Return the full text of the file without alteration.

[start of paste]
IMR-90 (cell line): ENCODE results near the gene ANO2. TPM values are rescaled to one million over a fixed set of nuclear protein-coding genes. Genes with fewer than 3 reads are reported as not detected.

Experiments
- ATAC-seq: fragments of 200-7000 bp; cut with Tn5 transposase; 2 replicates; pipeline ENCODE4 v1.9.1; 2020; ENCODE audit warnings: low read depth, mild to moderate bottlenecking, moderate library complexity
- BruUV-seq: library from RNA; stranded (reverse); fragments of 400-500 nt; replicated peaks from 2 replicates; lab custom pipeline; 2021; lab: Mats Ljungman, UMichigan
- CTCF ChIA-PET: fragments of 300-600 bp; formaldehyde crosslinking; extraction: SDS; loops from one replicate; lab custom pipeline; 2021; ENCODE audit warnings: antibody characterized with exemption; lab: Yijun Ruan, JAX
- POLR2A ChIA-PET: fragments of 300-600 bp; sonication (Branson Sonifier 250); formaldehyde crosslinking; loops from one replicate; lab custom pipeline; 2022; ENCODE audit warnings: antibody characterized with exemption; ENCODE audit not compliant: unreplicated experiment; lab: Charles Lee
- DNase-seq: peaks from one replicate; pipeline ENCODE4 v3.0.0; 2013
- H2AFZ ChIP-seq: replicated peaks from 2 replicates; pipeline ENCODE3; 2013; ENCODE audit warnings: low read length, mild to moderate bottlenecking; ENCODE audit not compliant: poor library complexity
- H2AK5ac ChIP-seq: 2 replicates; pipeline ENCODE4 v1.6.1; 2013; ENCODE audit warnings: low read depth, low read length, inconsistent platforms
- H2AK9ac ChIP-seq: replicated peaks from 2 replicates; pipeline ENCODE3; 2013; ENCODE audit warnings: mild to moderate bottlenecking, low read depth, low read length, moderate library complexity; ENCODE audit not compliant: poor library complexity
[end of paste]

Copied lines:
IMR-90 (cell line): ENCODE results near the gene ANO2. TPM values are rescaled to one million over a fixed set of nuclear protein-coding genes. Genes with fewer than 3 reads are reported as not detected.

Experiments
- ATAC-seq: fragments of 200-7000 bp; cut with Tn5 transposase; 2 replicates; pipeline ENCODE4 v1.9.1; 2020; ENCODE audit warnings: low read depth, mild to moderate bottlenecking, moderate library complexity
- BruUV-seq: library from RNA; stranded (reverse); fragments of 400-500 nt; replicated peaks from 2 replicates; lab custom pipeline; 2021; lab: Mats Ljungman, UMichigan
- CTCF ChIA-PET: fragments of 300-600 bp; formaldehyde crosslinking; extraction: SDS; loops from one replicate; lab custom pipeline; 2021; ENCODE audit warnings: antibody characterized with exemption; lab: Yijun Ruan, JAX
- POLR2A ChIA-PET: fragments of 300-600 bp; sonication (Branson Sonifier 250); formaldehyde crosslinking; loops from one replicate; lab custom pipeline; 2022; ENCODE audit warnings: antibody characterized with exemption; ENCODE audit not compliant: unreplicated experiment; lab: Charles Lee
- DNase-seq: peaks from one replicate; pipeline ENCODE4 v3.0.0; 2013
- H2AFZ ChIP-seq: replicated peaks from 2 replicates; pipeline ENCODE3; 2013; ENCODE audit warnings: low read length, mild to moderate bottlenecking; ENCODE audit not compliant: poor library complexity
- H2AK5ac ChIP-seq: 2 replicates; pipeline ENCODE4 v1.6.1; 2013; ENCODE audit warnings: low read depth, low read length, inconsistent platforms
- H2AK9ac ChIP-seq: replicated peaks from 2 replicates; pipeline ENCODE3; 2013; ENCODE audit warnings: mild to moderate bottlenecking, low read depth, low read length, moderate library complexity; ENCODE audit not compliant: poor library complexity